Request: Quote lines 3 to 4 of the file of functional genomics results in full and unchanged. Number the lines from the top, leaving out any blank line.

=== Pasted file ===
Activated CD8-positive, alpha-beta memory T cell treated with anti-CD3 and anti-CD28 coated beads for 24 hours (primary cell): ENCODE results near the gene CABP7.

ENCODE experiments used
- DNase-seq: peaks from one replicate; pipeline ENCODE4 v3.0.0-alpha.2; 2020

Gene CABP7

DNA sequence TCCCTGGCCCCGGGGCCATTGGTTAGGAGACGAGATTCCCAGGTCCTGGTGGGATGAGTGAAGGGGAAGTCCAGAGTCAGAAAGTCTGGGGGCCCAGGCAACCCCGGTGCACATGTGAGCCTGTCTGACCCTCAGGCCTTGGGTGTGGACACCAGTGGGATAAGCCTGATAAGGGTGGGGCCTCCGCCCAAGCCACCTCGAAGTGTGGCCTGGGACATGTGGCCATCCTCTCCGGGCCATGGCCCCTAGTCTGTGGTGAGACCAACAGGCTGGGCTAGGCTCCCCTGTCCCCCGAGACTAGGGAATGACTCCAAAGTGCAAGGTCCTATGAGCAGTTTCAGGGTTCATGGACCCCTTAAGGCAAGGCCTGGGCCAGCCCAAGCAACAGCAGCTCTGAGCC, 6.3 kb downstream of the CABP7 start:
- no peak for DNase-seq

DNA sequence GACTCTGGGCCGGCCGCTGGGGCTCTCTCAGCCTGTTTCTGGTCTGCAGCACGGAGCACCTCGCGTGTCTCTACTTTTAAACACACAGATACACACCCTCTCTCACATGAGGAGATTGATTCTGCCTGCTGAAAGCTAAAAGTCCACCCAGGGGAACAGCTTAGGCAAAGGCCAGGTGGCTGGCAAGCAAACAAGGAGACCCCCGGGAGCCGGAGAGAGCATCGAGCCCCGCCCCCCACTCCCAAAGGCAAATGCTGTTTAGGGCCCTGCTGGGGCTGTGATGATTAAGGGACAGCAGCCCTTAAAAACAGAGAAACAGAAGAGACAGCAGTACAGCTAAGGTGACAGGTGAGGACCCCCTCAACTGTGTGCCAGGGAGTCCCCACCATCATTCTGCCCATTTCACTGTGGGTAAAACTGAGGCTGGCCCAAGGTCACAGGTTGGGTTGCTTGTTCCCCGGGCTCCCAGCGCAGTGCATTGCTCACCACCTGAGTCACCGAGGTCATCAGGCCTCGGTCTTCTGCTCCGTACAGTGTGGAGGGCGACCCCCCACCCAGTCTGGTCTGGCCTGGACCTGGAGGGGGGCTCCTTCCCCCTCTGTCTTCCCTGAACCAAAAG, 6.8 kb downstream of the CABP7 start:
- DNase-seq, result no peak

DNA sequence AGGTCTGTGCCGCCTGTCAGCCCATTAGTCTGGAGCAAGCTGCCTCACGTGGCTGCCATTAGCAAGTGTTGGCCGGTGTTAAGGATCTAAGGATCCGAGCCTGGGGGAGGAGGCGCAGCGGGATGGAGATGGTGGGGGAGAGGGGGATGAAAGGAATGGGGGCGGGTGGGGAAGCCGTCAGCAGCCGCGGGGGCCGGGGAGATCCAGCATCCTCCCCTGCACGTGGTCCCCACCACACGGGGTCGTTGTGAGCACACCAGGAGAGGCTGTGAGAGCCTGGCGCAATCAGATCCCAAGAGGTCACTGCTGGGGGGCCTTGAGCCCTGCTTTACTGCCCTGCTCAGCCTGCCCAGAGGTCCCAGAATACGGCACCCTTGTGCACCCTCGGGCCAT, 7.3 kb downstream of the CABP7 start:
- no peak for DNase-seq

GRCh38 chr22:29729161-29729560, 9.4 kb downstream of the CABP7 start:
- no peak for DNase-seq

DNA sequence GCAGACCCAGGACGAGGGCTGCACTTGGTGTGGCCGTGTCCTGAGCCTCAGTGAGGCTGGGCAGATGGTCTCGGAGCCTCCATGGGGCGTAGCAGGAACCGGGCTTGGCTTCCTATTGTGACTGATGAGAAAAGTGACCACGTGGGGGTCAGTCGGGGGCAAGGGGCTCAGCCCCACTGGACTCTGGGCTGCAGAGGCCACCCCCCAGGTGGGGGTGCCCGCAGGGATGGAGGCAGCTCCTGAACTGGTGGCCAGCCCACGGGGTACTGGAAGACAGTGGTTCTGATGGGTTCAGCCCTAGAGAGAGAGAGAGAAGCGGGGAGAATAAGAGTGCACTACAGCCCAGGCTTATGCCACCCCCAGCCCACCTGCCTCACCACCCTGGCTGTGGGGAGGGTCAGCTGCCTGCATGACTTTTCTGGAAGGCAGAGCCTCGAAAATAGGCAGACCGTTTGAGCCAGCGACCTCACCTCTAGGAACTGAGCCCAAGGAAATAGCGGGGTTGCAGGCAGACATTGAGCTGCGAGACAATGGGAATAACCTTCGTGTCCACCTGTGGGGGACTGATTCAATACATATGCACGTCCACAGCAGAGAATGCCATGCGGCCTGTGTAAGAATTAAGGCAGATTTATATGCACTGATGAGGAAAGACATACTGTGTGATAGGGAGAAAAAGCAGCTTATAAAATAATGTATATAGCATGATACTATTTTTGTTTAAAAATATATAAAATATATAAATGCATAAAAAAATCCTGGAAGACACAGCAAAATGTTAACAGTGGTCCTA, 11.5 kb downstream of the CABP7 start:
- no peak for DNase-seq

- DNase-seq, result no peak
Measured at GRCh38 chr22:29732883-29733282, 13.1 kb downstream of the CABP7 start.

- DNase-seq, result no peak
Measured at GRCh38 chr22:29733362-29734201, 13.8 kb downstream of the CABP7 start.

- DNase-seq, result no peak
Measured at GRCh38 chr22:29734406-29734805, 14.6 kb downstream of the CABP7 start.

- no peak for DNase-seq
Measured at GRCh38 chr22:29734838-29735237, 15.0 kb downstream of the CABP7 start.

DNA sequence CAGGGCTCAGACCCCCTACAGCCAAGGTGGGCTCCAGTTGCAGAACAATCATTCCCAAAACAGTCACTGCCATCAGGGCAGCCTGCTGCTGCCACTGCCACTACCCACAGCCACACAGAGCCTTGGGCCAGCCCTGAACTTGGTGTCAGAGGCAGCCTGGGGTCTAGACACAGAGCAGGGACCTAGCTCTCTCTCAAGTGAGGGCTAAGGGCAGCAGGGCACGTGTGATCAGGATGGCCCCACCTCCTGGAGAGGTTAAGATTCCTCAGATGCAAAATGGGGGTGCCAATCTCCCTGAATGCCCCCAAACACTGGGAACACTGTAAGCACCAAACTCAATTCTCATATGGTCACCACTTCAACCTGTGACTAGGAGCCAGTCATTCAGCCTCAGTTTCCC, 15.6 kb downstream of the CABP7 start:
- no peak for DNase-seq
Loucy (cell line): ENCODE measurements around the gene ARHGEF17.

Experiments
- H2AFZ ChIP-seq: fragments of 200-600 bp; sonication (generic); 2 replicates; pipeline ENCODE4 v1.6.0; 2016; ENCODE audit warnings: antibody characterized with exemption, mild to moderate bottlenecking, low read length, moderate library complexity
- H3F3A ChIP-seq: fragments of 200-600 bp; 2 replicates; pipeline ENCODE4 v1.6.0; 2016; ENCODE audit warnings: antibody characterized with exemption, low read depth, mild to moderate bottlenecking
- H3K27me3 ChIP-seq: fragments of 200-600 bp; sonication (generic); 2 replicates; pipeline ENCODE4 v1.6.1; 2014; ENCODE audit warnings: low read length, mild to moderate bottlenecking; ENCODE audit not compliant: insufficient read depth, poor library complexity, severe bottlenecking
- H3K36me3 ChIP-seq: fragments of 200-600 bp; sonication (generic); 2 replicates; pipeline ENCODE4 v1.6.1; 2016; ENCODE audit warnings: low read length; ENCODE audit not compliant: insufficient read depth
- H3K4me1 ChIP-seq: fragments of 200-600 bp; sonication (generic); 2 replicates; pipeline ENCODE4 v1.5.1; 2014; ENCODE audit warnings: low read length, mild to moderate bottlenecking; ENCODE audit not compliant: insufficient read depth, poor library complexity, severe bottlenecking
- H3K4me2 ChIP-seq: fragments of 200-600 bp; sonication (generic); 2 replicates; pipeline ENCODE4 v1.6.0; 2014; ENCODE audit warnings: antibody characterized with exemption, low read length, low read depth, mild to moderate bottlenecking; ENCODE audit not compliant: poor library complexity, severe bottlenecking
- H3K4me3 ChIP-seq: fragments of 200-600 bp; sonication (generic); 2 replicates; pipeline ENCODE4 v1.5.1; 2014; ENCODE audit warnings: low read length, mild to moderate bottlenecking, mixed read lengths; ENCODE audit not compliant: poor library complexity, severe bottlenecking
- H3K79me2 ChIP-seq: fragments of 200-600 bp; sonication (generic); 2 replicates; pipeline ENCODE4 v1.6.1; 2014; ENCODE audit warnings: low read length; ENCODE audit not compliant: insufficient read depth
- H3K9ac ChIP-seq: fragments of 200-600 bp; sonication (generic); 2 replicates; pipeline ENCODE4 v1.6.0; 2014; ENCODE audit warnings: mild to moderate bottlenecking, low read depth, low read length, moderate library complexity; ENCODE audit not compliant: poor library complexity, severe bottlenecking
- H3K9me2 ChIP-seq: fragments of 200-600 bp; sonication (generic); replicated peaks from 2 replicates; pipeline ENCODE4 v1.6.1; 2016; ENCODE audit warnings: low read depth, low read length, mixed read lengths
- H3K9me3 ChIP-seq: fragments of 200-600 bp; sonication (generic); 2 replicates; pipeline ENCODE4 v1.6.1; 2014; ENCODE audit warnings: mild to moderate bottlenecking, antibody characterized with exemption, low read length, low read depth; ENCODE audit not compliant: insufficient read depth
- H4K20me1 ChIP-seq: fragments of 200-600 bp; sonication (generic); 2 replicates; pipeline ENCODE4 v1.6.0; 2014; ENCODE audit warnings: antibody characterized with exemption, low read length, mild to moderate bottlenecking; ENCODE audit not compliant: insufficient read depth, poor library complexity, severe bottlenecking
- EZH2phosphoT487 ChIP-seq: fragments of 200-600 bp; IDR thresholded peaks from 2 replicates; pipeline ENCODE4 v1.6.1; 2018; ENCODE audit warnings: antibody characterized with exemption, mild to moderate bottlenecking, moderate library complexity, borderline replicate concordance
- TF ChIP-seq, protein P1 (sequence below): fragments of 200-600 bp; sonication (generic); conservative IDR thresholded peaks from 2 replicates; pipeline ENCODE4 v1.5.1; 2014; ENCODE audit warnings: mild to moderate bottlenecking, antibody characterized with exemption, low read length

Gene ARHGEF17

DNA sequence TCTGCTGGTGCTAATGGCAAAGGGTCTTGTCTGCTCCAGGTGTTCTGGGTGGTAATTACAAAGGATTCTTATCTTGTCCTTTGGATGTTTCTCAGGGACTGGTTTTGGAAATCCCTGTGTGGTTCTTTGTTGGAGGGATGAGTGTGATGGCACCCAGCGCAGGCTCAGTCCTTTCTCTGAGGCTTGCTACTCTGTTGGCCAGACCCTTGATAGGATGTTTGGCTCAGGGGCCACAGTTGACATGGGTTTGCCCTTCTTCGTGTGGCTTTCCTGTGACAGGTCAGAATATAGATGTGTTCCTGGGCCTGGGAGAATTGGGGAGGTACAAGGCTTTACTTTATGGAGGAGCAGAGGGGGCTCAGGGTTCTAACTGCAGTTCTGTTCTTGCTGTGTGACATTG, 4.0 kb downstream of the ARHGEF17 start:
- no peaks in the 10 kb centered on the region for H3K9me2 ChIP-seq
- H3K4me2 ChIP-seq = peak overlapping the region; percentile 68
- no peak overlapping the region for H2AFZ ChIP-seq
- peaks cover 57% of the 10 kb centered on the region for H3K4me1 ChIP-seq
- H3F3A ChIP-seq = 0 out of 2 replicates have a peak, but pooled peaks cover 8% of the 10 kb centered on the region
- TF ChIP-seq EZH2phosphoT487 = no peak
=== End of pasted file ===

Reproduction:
- DNase-seq: peaks from one replicate; pipeline ENCODE4 v3.0.0-alpha.2; 2020

Gene CABP7